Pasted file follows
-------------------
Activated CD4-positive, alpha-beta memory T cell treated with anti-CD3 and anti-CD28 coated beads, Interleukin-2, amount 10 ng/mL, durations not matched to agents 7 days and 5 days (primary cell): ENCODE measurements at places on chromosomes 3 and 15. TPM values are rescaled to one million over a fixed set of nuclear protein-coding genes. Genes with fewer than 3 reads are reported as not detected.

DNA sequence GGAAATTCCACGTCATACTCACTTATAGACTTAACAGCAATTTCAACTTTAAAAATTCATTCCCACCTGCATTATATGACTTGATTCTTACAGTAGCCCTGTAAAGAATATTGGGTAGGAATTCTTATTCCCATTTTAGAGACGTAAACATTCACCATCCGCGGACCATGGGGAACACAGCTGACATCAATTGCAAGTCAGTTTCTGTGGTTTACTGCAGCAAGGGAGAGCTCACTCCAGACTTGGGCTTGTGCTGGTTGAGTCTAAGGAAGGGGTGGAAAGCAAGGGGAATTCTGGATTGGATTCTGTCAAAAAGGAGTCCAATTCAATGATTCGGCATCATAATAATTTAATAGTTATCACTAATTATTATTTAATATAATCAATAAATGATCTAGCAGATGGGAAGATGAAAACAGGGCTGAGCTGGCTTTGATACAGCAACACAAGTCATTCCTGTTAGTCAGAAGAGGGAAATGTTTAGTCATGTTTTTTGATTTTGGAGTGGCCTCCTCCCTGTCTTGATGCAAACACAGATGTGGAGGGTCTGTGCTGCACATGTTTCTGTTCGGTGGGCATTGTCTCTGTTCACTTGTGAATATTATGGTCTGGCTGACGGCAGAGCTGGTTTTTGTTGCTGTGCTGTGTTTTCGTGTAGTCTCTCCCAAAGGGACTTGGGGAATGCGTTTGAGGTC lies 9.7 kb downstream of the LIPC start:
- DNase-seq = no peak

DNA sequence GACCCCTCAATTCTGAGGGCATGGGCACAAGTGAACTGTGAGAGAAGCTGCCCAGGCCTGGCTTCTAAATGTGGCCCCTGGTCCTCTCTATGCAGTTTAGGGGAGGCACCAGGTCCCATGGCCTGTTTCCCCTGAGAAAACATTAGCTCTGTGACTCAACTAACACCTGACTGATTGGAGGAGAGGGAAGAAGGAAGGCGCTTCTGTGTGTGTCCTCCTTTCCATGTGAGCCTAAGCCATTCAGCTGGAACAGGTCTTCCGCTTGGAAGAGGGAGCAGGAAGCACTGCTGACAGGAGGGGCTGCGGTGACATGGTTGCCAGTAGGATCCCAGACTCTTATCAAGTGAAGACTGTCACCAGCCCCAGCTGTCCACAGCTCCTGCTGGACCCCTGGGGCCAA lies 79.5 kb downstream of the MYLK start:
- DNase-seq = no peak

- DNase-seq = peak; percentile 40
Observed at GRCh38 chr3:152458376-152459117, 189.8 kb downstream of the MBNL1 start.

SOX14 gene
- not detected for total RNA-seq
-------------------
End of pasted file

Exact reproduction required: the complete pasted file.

Activated CD4-positive, alpha-beta memory T cell treated with anti-CD3 and anti-CD28 coated beads, Interleukin-2, amount 10 ng/mL, durations not matched to agents 7 days and 5 days (primary cell): ENCODE measurements at places on chromosomes 3 and 15. TPM values are rescaled to one million over a fixed set of nuclear protein-coding genes. Genes with fewer than 3 reads are reported as not detected.

DNA sequence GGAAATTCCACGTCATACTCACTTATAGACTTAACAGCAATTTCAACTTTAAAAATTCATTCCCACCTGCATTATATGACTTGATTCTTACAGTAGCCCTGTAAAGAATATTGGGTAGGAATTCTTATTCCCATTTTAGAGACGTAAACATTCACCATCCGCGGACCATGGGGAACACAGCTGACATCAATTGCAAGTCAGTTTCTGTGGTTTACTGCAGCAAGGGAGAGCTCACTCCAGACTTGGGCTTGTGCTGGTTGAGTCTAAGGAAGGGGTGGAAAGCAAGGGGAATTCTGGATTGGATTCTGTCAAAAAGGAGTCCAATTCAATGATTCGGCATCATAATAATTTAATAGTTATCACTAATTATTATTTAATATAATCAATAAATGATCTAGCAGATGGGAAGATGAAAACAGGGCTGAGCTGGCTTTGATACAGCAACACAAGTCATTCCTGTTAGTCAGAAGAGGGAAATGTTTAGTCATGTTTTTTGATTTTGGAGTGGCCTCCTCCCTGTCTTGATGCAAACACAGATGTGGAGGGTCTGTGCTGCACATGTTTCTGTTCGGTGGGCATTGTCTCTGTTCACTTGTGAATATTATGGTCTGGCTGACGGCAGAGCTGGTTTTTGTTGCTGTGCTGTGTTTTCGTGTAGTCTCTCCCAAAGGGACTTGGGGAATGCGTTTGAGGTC lies 9.7 kb downstream of the LIPC start:
- DNase-seq = no peak

DNA sequence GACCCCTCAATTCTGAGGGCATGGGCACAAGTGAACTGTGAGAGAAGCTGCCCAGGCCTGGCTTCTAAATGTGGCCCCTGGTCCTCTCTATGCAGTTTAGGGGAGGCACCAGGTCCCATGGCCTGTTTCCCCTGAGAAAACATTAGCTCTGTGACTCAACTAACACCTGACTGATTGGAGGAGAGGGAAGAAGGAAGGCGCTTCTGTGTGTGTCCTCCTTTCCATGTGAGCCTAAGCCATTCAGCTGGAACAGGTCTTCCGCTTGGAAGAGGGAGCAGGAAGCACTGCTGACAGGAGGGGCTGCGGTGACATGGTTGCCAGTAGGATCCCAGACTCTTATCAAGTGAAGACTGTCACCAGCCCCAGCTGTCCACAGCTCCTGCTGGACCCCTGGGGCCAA lies 79.5 kb downstream of the MYLK start:
- DNase-seq = no peak

- DNase-seq = peak; percentile 40
Observed at GRCh38 chr3:152458376-152459117, 189.8 kb downstream of the MBNL1 start.

SOX14 gene
- not detected for total RNA-seq